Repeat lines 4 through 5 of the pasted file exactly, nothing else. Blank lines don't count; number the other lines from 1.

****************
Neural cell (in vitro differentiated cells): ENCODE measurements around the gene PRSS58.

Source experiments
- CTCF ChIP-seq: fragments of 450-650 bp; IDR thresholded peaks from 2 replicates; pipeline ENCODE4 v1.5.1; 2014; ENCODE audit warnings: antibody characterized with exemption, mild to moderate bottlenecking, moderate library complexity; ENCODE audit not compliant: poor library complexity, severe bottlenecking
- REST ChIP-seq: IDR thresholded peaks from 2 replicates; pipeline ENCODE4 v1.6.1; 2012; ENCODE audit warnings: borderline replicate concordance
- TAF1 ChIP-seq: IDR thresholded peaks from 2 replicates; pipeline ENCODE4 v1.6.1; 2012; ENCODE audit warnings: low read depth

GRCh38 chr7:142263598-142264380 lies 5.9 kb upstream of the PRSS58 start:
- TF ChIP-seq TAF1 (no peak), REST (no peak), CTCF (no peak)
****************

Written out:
- REST ChIP-seq: IDR thresholded peaks from 2 replicates; pipeline ENCODE4 v1.6.1; 2012; ENCODE audit warnings: borderline replicate concordance
- TAF1 ChIP-seq: IDR thresholded peaks from 2 replicates; pipeline ENCODE4 v1.6.1; 2012; ENCODE audit warnings: low read depth